“The biggest concern is the safety of the country, and the relationships the United States has with other countries, and with the Middle East. Will the US suddenly become a much greater target?

“On the other hand, Trump made a reasonable acceptance speech, and hopefully he has advisers around him and they can help him take a more mature approach. But there are many, many concerning things he said in his campaign: building a wall, blocking out Muslims, appointing a special prosecutor for Hillary, disbanding Nato.

“The Irish relationship with the US has been very strong, but more on the Democratic side. He has always been saying he wants to bring jobs back to America - that is definitely something that’s concerning for us as a nation.

“Last night, I saw some talk of a ‘Calexit’ – the suggestion that California might break out on its own and become an independent state.”

Jason Nebenzahl, managing director, PHD Media. Born and raised in New York, he has lived in Ireland since 1999

“You can only hope that Donald Trump proves himself a more balanced president than he did a candidate – because at the end of the day, he’s won the election, and we have to accept that.

“So you have to think about the future, and hope that there’s less rhetoric; and more substance in terms of accepting the needs of America to look after its interests, to grow and develop. And also more willingness to acknowledge America’s responsibility within the global landscape.

“I didn’t see this coming. I went to bed last night thinking she [Clinton] would do it, and I was wrong, like so many other people. I read the newspapers on a daily basis, and the more I read, and the more I believed Hillary Clinton was going to be able to do it. I guess what you quickly realise when you look at the map on a morning like today is how polarised American politics is, and how important a few key states can become so key to deciding the future of the country.

“The future of Ireland’s relationship with the US is unknown now. I can’t imagine any relationship where there would be animosity between the US and Ireland, but I certainly don’t think Donald Trump’s America will regard Ireland as a high priority. You can argue Ireland had some undue influence over the years, and maybe that’s now in question – but hopefully that’s not the case.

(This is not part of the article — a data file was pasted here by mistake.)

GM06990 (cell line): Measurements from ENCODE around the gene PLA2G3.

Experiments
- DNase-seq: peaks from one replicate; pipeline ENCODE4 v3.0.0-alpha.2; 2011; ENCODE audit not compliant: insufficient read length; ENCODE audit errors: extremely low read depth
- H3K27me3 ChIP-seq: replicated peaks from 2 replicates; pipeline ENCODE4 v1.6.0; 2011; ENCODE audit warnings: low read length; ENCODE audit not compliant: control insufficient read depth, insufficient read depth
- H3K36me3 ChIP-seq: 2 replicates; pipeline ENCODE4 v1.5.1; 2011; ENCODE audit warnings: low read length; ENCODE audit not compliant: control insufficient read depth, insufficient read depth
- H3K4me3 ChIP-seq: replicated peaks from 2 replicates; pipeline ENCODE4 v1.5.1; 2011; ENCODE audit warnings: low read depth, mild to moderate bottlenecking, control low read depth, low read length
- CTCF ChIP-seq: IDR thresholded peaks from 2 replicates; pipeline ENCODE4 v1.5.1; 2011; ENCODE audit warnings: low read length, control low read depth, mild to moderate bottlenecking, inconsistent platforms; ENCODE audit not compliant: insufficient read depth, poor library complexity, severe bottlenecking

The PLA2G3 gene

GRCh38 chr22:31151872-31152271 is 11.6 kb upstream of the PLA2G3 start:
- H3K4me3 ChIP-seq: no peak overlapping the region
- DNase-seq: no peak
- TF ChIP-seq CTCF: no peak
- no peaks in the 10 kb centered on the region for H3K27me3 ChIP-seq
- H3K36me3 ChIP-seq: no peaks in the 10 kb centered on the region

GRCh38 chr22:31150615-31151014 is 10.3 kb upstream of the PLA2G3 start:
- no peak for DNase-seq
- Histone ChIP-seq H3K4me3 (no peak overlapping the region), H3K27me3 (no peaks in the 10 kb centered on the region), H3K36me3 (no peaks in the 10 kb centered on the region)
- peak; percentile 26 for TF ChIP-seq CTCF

“My personal view is that the pressure surrounding corporation tax rates has been as intense as it can be, and comes from Europe as much as from America. It’s an issue very much to the forefront. I can’t foresee any greater pressure on corporation tax, because it’s already pretty high – and that’s coming from both directions, Brussels and Washington.”

Quentin Fottrell, writer and editor. He moved to New York from Dublin in 2011

“I woke up on Wednesday to a text message from a friend saying, “How will this impact your right to get married?” I don’t have a vote here in the US, or in Ireland, so I am both an insider and outsider. Trump has said he will appoint a conservative judge to the Supreme Court and that was one of the biggest causes of concern for people. There is a vacancy in the Supreme Court and Trump has said he will appoint a Supreme Court judge along the lines of the late ultra-conservative Judge Antonin Scalia, and has even said he would “strongly consider” overturning the court’s decision on marriage equality, Obamacare, and he opposes Roe Vs Wade.

“Trump’s comments about banning Muslims, mocking a reporter with a disability, forcing himself on women, have been traumatising and shocking for many people. A Republican friend, who was not a Hillary Clinton or Donald Trump supporter, told me that she would miss the dignity that the Obamas brought to the White House. It’s a new era of aggressive nationalism that hasn’t been seen in several generations that has left people feeling confused and even scared, particularly immigrants. Who could have imagined that Ireland would be a more socially progressive and welcoming place than America in 2016?”

Laura George, co-owner, Image Publications. Originally from Los Angeles, she moved to Ireland 30 years ago

“There are no checks and balances for this man. He has the House, he has the Senate, he will have the Supreme Court – there is literally nothing in the system to keep him in check.